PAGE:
The tunings for Brendan's offerings are shown in the lower diagram below.
Seydel also offers a "slide-diatonic" or "double-diatonic" model called the Sampler. Based on their Chromatic Deluxe Steel body (but with a lockable slider), these can come in three stock configurations: C/G, D/A and G/D. Virtually any such tuning can be concocted using their online Configurator.
On August 27, 2019, I introduced the idea of Inverted Bebop here: viewtopic.php?f=9&t=612#p2619 All twelve keys of this tuning are shown in the upper diagram below. It could be extended in either/both directions for 14- or 16-hole harps.
Each scale's tonics are shown in boldface and a slightly larger font size.
Each major diatonic scale is accompanied by a repeating "extra note" which is two semitones lower than the tonic and is located directly above each tonic. These "extra notes" are shown in parentheses ( ).
As a default, the slider would raise each note by one semitone. However, some users might prefer a "flat-slide" arrangement whereby the slider lowers each note by one semitone.
Brendan very kindly reviewed the first prototype here: viewtopic.php?f=9&t=612&start=10#p2812
HERE IS MY QUESTION: What are some potentially useful ways that Inverted Bebop could be used in a double-diatonic system? How would your proposed pairings be used in particular kinds of music? Which combinations of key/mode/position would be employed, and why?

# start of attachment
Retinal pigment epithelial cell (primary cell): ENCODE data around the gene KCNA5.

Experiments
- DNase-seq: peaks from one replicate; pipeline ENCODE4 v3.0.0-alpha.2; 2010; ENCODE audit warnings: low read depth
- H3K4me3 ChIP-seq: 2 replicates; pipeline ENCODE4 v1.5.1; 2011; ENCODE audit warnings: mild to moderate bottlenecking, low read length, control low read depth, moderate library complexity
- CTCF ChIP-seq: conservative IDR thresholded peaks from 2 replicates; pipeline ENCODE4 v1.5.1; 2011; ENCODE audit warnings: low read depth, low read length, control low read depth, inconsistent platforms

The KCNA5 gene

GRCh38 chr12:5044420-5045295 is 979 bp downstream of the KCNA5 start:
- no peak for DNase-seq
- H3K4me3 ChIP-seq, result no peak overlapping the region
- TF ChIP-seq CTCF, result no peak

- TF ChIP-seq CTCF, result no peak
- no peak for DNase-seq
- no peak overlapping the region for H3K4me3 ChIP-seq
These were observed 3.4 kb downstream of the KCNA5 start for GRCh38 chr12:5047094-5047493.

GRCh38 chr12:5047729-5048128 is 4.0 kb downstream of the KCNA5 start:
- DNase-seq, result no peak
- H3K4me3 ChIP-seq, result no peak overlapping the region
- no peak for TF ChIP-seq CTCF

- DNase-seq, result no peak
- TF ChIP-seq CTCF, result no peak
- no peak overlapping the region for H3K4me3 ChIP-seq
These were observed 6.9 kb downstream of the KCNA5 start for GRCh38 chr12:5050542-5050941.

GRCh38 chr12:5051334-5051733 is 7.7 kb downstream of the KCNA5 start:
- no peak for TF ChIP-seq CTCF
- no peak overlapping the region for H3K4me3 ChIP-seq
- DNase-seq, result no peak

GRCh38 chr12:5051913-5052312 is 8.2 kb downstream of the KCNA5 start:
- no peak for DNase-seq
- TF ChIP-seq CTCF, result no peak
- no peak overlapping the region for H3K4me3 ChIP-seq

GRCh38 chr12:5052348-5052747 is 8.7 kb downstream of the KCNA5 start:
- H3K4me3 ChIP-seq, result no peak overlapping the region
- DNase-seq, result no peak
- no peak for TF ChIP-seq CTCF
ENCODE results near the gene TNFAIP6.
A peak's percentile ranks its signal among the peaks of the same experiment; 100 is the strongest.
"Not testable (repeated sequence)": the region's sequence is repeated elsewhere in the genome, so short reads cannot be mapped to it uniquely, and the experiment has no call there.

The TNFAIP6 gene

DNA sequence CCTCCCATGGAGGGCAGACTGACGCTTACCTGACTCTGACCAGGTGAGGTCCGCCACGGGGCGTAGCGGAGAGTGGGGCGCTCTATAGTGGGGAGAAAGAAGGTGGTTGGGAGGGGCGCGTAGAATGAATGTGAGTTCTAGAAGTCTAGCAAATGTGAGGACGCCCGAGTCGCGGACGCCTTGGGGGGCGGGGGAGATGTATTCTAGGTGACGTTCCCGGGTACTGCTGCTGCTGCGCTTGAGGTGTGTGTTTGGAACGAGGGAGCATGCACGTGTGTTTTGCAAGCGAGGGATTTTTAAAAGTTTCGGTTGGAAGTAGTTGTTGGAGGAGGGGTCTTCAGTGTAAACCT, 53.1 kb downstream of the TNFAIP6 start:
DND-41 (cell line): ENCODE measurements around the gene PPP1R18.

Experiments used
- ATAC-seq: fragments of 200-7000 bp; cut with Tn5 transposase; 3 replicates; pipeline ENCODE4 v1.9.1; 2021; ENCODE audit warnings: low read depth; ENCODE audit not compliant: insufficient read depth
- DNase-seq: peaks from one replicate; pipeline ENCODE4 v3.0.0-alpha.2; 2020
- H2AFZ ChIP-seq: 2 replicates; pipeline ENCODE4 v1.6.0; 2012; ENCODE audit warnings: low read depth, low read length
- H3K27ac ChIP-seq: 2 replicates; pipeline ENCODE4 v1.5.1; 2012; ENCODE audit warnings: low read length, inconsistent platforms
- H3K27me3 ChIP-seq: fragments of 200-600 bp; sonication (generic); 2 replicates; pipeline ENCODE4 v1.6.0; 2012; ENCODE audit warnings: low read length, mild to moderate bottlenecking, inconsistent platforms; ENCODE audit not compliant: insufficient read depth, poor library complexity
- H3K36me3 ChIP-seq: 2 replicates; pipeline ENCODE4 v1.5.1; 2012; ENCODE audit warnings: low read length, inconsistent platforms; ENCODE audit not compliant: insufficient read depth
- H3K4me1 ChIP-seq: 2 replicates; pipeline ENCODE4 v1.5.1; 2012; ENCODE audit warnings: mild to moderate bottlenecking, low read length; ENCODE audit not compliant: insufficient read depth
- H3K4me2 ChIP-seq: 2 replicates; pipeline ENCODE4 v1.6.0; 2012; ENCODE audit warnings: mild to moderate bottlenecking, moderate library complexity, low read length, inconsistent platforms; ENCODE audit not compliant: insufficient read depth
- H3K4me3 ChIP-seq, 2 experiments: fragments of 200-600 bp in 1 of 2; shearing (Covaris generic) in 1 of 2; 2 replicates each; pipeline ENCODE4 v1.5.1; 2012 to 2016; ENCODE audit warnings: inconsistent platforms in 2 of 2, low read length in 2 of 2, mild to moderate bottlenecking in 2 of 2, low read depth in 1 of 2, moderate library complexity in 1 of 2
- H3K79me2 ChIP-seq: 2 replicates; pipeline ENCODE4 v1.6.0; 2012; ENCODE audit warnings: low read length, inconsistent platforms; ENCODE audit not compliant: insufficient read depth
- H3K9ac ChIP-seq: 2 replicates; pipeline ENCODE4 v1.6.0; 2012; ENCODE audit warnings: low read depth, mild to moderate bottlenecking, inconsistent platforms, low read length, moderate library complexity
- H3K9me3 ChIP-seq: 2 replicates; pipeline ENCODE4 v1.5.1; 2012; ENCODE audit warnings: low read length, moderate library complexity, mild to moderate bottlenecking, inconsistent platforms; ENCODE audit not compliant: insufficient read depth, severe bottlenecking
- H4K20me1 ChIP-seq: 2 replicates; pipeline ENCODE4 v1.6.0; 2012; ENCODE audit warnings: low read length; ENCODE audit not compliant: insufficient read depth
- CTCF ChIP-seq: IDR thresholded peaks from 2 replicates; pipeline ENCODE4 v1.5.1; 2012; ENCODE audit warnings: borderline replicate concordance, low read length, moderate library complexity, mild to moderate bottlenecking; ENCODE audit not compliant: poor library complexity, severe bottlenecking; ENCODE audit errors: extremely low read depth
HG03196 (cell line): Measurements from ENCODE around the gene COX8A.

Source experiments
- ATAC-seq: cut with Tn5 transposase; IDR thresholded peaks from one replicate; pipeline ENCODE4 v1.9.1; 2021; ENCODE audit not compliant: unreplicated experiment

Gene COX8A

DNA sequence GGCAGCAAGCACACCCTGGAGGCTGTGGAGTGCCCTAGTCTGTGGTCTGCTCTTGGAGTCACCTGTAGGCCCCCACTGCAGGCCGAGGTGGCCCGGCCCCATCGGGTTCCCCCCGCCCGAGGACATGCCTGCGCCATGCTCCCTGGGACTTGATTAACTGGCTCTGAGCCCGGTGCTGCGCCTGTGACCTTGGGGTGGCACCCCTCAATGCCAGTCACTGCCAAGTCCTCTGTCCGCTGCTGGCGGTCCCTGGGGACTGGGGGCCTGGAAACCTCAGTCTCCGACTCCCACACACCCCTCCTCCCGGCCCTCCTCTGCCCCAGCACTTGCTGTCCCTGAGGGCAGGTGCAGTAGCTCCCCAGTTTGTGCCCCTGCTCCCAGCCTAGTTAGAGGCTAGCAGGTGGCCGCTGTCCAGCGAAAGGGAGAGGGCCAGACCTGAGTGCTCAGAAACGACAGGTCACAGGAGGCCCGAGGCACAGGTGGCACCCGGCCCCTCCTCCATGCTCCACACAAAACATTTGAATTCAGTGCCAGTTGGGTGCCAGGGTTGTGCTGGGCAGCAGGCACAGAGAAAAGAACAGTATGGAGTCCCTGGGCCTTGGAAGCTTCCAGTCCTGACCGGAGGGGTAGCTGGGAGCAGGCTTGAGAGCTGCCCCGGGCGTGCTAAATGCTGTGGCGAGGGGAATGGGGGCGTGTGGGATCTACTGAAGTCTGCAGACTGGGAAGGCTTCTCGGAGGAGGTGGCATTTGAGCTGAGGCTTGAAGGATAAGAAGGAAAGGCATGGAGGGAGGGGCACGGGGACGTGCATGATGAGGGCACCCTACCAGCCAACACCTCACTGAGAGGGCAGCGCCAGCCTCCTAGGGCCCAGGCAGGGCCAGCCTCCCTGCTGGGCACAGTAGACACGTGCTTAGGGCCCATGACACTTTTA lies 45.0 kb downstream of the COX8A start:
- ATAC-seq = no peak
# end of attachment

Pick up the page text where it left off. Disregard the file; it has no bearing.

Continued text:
I pose this question to the entire Forum because, frankly, the best answers and explanations could never come from me. "Above my pay grade", as they say.
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Slide in G B D F# G B D F# G B D F# Blow Slide out F A C E F A C E F A C E Hole 1 2 3 4 5 6 7 8 9 10 11 12 Draw Slide out G B D F# G B D F# G B D F# Slide in A C# E G# A C# E G# A C# E G#
If you don't lock the slider, you could use it for ornamentation: Using either the slide or a jawflick you would thus have diatonic trills on all but one note in the scale, with B<->C missing in the first three keys and C#<->D missing in the latter three.
There are complete chords, the most useful probably being Am, G, Bm and A, and double stops for partial major C, D and E chords.
If half valved, the tuning would share a property with many (not all!) slide diatonic setups: as all notes of an A or D major scale can be played as draw notes, and as each draw note can be bent one half step, all chromatic notes can be reached by draw bending.
You ask about modes, and as it turns out the major keys mentioned above could all also be played in the Mixolydian mode, and all the minor keys could be played as either pure minor or Dorian! We thus cover all the popular Irish key/mode combinations, and if we can bend to achieve the odd accidental now and then I'd say this is starting to look like a quite nice setup for Irish music and related traditions
I am hoping to also hear from folks who are knowledgeable about jazz, blues, baroque, Latin, classical, South Asian, Slavic, East Asian ... you name it.
Ultimately, I would love to hear skilled performers playing those tunes.